(Last change, July 2: Removed as beyond most teams' scope Eyetracking Study, Clickstream Analysis, Usability Benchmarking; Added Live-Data Prototypes, Demand Validation Test, Wizard of Oz Tests)
For our teams tasked with building products and features for The New York Times, we face a common challenge with many: how do we figure out what’s worth spending our time on?
The answer seems straightforward: test your ideas with real customers, leveraging the expertise of your product, UX, and engineering talent. Figure out the smallest test that you can come up with to test a specific hypothesis, gather data and insights, and keep iterating on it until you know whether the problem is real and your solution will prove valuable, usable, and feasible.
As part of our efforts to adopt such a data-driven, experimental approach to product development, we recently kicked off a product discovery pilot program. Small, cross-functional teams were paired with coaches and facilitators over a six week period to demonstrate how product discovery and Lean Startup techniques could work for real-world customer opportunities at The New York Times.
One of the first things that we learned about the process from our participants was that they wanted a "toolkit" - something to help them figure out what they should be doing, asking or making to get as quickly as possible towards the validated learning, prototypes and user tests that would have the most impact.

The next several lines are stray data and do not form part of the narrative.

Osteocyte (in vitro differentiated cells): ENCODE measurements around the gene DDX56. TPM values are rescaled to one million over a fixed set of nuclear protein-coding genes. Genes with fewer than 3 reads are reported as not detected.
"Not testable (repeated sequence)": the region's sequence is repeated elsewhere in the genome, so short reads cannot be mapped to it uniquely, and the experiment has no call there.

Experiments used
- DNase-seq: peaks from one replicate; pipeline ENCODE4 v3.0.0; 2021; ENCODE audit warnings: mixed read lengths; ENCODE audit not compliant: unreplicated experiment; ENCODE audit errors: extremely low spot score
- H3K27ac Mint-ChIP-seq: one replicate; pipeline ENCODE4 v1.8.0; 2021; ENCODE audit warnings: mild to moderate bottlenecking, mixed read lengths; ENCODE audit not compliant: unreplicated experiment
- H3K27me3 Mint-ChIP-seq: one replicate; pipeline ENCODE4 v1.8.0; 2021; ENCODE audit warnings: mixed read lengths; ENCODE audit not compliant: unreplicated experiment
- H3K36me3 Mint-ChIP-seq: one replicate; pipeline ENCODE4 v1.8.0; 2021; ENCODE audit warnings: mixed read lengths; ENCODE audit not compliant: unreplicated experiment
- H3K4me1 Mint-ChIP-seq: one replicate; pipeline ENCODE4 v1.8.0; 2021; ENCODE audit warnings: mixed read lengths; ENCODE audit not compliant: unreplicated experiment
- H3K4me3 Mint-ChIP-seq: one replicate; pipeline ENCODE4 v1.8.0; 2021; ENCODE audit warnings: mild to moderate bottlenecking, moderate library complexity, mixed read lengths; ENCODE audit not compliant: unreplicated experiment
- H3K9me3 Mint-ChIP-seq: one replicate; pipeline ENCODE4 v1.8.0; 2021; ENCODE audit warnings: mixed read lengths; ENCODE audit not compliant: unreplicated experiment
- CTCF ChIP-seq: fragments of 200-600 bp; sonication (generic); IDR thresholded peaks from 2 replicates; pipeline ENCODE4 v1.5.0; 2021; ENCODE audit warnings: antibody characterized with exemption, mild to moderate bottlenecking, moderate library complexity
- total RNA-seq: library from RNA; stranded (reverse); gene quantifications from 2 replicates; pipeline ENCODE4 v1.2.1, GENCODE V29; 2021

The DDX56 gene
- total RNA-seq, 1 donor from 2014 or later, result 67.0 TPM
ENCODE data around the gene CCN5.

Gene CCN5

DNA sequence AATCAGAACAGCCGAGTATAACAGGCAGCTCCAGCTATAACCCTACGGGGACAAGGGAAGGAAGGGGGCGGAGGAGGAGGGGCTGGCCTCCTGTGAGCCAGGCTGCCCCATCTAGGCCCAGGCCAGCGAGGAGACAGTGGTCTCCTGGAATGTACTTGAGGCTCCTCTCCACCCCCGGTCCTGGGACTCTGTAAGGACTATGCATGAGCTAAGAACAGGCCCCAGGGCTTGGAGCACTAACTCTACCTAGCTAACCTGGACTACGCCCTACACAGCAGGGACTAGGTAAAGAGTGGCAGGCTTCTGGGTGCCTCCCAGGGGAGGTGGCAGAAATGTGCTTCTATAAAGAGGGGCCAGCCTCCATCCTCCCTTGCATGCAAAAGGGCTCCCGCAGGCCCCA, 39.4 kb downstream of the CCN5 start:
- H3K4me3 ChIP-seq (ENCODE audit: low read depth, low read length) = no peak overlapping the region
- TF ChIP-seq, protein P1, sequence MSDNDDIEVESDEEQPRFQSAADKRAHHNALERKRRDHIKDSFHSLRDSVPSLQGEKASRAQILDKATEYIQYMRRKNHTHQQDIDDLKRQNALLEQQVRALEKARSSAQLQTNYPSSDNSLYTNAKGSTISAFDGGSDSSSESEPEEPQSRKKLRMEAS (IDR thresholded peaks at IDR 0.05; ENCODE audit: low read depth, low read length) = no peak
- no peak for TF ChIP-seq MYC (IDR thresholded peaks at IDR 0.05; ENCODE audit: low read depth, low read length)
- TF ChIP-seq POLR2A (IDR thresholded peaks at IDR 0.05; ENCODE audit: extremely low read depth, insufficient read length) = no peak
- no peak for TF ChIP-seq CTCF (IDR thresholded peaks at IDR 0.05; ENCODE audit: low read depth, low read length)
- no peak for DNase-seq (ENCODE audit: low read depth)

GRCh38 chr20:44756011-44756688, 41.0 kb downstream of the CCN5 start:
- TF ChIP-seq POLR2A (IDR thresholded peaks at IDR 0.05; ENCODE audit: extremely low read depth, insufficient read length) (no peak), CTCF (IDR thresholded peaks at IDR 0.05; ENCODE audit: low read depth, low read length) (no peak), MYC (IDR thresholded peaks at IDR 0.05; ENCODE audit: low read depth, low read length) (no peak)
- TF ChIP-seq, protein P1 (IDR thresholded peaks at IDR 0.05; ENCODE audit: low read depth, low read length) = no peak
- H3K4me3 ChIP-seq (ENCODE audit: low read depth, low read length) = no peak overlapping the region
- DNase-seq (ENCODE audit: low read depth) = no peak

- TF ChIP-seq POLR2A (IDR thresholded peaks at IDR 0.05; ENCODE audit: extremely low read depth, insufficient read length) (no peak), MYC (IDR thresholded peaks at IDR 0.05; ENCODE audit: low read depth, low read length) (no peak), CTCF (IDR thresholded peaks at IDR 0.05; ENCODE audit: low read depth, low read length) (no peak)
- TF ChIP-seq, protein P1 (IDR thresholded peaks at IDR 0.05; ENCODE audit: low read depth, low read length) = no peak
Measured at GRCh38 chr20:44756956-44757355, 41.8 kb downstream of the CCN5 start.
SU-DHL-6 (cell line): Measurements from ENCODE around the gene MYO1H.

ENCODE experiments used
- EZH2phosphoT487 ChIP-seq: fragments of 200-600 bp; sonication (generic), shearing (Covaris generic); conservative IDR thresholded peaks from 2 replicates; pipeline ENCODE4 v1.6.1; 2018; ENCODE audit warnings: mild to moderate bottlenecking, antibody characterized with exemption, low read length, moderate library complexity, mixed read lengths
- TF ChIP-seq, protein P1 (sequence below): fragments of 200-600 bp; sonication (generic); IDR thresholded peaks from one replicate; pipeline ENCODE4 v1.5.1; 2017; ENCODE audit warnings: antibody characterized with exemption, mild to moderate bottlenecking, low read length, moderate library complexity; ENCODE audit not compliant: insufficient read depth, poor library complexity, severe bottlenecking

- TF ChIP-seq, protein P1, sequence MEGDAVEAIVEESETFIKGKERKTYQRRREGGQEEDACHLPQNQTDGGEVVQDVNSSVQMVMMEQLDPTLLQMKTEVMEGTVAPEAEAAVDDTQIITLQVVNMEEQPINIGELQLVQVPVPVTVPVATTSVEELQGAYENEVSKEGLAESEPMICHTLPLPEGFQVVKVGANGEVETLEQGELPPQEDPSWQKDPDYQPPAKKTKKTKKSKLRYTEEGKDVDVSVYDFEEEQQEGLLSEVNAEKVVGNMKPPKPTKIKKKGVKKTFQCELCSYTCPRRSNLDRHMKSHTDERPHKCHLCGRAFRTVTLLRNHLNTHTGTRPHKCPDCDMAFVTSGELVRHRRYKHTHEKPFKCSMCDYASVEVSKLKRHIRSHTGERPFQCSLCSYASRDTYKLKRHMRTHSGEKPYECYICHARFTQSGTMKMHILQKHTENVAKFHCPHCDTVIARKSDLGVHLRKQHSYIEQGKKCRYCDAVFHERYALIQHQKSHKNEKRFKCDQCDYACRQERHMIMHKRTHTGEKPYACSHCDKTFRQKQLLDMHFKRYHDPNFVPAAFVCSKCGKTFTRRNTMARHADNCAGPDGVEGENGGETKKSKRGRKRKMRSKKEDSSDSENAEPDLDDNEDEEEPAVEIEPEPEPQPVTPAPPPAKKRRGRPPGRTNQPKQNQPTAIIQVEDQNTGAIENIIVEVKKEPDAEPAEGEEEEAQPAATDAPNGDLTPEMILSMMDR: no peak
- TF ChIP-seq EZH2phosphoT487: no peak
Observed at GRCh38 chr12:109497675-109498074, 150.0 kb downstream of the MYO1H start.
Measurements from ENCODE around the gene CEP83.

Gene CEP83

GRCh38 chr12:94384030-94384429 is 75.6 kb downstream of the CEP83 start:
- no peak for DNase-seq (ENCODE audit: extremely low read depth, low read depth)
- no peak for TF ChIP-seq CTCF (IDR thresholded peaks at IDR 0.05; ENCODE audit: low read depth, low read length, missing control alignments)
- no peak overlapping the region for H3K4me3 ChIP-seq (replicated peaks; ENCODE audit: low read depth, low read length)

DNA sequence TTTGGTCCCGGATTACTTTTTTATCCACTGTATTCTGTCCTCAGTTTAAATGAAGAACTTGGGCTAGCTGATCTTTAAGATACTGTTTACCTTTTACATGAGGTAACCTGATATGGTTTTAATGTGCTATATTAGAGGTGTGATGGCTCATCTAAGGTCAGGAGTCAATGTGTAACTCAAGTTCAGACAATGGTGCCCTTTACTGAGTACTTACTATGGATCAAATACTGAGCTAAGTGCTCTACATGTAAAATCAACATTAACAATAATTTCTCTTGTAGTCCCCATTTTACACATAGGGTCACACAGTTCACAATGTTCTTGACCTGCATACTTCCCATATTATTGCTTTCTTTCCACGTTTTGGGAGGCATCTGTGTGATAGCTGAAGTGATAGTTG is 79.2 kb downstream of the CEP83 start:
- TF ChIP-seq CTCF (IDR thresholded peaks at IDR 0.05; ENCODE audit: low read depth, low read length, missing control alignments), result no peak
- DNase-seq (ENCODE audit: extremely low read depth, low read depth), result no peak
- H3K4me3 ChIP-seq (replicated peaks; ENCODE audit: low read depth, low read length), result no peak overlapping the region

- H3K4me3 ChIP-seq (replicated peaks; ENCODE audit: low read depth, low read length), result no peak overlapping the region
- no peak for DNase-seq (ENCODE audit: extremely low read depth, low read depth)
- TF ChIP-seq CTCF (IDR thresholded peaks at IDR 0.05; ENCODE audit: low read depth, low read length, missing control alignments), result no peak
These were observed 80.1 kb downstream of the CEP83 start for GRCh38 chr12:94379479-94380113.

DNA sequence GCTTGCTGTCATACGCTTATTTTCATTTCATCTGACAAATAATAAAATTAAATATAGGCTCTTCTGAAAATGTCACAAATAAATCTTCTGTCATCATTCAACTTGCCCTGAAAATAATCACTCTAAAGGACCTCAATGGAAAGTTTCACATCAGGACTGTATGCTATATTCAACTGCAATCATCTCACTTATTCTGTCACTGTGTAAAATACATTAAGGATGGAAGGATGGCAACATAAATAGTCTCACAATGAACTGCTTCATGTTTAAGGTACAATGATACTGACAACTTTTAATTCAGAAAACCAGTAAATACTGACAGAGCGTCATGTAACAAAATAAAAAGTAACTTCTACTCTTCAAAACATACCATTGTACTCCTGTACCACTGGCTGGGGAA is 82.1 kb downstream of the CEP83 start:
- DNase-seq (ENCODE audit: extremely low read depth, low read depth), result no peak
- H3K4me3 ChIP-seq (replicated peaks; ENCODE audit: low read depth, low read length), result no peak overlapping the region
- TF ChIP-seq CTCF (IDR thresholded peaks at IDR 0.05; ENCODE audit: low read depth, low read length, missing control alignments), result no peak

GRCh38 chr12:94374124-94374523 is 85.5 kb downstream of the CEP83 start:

To help the facilitate the learning process for our dual-track Agile teams, the Product Architecture team here at The Times (Christine Yom, Jim Lamiell, Josh Turk, Priya Ollapally, and Al Ming) built a "Product Discovery Activity Guide" that rolled up activities, exercises, and testing techniques from all our favorite thought leaders.
This included brainstorming exercises from Gamestorming and Innovation Games, testing techniques from traditional user research, and rapid test-and-learn tactics from Google Ventures, Eric Ries (The Lean Startup), Jeff Gothelf (Lean UX), Steve Blank (Customer Development) and our spirit guide, Marty Cagan (Inspired), among others.
Our goal was to make it a tool not just for learning how to get started, but to be a living document for teams to share knowledge about the process itself. What techniques worked and didn't work? What tactics did they learn elsewhere that might be worth sharing with the rest of the company?
We hope you find it useful, and whether you’d like to share with us what you’re doing with it, or you have suggestions (big or small) to improve it for future product generations, please let us know! (firstname.lastname@example.org)